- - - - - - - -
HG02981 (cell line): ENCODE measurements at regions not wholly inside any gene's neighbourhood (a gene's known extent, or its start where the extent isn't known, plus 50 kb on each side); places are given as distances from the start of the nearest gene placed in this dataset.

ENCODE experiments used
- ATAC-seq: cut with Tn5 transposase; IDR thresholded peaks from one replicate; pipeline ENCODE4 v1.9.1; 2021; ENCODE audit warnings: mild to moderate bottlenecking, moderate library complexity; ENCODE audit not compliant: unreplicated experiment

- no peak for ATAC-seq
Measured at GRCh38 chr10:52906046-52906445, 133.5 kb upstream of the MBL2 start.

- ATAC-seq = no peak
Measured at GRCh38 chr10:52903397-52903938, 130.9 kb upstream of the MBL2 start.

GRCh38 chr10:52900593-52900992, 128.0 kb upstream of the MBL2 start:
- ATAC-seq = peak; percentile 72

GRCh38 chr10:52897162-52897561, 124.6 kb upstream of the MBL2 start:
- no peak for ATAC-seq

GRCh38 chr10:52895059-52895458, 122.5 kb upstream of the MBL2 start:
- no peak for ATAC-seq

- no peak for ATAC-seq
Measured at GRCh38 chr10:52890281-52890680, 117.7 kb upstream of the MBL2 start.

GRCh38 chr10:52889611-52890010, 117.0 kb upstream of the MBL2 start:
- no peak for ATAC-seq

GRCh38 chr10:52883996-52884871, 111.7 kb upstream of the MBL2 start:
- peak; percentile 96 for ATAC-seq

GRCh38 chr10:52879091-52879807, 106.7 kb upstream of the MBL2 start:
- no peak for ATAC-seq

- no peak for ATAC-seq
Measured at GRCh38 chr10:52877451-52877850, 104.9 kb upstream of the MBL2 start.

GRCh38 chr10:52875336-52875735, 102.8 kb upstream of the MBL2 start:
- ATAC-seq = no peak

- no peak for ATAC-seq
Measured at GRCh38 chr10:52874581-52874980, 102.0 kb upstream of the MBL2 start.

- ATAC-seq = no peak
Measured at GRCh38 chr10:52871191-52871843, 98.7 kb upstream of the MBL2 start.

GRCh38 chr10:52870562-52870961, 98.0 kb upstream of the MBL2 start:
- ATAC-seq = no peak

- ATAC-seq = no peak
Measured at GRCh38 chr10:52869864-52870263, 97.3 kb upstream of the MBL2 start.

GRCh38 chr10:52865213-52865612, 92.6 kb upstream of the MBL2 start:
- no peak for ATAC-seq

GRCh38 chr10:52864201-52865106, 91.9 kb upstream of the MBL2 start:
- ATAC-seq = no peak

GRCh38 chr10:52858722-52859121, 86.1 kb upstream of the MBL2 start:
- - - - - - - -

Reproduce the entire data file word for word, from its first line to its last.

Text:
HG02981 (cell line): ENCODE measurements at regions not wholly inside any gene's neighbourhood (a gene's known extent, or its start where the extent isn't known, plus 50 kb on each side); places are given as distances from the start of the nearest gene placed in this dataset.

ENCODE experiments used
- ATAC-seq: cut with Tn5 transposase; IDR thresholded peaks from one replicate; pipeline ENCODE4 v1.9.1; 2021; ENCODE audit warnings: mild to moderate bottlenecking, moderate library complexity; ENCODE audit not compliant: unreplicated experiment

- no peak for ATAC-seq
Measured at GRCh38 chr10:52906046-52906445, 133.5 kb upstream of the MBL2 start.

- ATAC-seq = no peak
Measured at GRCh38 chr10:52903397-52903938, 130.9 kb upstream of the MBL2 start.

GRCh38 chr10:52900593-52900992, 128.0 kb upstream of the MBL2 start:
- ATAC-seq = peak; percentile 72

GRCh38 chr10:52897162-52897561, 124.6 kb upstream of the MBL2 start:
- no peak for ATAC-seq

GRCh38 chr10:52895059-52895458, 122.5 kb upstream of the MBL2 start:
- no peak for ATAC-seq

- no peak for ATAC-seq
Measured at GRCh38 chr10:52890281-52890680, 117.7 kb upstream of the MBL2 start.

GRCh38 chr10:52889611-52890010, 117.0 kb upstream of the MBL2 start:
- no peak for ATAC-seq

GRCh38 chr10:52883996-52884871, 111.7 kb upstream of the MBL2 start:
- peak; percentile 96 for ATAC-seq

GRCh38 chr10:52879091-52879807, 106.7 kb upstream of the MBL2 start:
- no peak for ATAC-seq

- no peak for ATAC-seq
Measured at GRCh38 chr10:52877451-52877850, 104.9 kb upstream of the MBL2 start.

GRCh38 chr10:52875336-52875735, 102.8 kb upstream of the MBL2 start:
- ATAC-seq = no peak

- no peak for ATAC-seq
Measured at GRCh38 chr10:52874581-52874980, 102.0 kb upstream of the MBL2 start.

- ATAC-seq = no peak
Measured at GRCh38 chr10:52871191-52871843, 98.7 kb upstream of the MBL2 start.

GRCh38 chr10:52870562-52870961, 98.0 kb upstream of the MBL2 start:
- ATAC-seq = no peak

- ATAC-seq = no peak
Measured at GRCh38 chr10:52869864-52870263, 97.3 kb upstream of the MBL2 start.

GRCh38 chr10:52865213-52865612, 92.6 kb upstream of the MBL2 start:
- no peak for ATAC-seq

GRCh38 chr10:52864201-52865106, 91.9 kb upstream of the MBL2 start:
- ATAC-seq = no peak

GRCh38 chr10:52858722-52859121, 86.1 kb upstream of the MBL2 start: